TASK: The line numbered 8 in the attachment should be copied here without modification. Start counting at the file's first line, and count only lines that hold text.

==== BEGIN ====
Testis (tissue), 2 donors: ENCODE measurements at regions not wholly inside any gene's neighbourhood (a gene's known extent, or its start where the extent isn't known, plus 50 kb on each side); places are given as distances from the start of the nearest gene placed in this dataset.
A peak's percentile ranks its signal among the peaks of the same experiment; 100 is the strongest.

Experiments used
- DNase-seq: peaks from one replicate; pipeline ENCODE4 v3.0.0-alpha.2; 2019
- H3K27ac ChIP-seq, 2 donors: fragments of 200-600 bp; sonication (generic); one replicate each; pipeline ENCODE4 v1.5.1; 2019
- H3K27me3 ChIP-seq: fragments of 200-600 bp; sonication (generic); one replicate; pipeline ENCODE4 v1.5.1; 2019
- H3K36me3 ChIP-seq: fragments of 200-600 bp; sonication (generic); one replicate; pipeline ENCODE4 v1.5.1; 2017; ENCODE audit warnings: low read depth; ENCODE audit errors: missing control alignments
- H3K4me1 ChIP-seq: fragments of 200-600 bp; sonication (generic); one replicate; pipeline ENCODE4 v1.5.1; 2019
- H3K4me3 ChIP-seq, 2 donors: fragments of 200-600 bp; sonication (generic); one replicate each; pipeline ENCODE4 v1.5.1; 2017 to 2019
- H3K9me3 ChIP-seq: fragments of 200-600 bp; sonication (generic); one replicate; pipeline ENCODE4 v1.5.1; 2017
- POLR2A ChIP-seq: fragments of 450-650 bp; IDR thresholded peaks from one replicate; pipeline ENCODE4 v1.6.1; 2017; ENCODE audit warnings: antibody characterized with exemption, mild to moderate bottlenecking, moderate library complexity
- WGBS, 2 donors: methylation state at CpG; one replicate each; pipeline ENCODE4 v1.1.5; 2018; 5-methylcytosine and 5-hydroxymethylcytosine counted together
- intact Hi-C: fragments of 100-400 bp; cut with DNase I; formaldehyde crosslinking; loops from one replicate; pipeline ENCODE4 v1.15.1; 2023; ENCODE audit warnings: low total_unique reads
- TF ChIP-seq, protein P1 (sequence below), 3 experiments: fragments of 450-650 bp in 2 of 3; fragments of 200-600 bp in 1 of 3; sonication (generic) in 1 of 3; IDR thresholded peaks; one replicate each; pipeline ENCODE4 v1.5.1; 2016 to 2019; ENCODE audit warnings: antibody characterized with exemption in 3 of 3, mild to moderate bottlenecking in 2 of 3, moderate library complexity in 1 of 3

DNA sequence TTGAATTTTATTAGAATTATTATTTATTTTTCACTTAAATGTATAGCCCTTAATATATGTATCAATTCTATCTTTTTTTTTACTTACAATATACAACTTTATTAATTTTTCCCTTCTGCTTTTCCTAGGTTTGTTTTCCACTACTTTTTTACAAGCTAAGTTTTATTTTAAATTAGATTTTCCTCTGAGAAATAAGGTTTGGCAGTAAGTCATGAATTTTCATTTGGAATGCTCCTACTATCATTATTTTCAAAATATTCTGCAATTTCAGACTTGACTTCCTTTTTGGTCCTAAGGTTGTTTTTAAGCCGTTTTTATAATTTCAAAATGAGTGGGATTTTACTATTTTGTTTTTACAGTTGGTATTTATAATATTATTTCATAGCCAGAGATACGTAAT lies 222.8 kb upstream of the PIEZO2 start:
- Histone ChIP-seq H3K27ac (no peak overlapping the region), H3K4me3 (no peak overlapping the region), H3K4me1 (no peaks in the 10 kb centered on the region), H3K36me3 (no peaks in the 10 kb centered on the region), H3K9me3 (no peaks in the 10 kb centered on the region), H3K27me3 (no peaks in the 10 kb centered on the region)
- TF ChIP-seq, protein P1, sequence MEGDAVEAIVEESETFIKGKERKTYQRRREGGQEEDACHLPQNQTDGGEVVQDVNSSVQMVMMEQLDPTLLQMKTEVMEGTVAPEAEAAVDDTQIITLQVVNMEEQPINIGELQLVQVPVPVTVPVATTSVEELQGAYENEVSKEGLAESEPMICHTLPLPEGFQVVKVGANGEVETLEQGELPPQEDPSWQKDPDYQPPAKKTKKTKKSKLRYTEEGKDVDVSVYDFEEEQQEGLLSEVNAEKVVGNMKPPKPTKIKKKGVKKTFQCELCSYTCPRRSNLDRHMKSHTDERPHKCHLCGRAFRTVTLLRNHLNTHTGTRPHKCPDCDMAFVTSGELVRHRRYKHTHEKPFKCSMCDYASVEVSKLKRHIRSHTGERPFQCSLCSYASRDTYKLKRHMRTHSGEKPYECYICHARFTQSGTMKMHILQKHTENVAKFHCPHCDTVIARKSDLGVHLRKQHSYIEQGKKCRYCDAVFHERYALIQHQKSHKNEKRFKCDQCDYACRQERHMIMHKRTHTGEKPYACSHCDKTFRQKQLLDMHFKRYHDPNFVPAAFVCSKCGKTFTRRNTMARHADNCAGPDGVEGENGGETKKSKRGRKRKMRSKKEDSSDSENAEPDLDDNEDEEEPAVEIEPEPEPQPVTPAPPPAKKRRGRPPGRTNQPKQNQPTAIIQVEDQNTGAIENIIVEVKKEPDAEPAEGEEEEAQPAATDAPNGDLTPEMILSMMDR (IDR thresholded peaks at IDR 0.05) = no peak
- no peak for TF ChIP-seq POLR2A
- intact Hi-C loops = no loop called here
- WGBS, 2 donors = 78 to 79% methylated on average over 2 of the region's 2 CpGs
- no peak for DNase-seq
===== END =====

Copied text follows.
- H3K4me1 ChIP-seq: fragments of 200-600 bp; sonication (generic); one replicate; pipeline ENCODE4 v1.5.1; 2019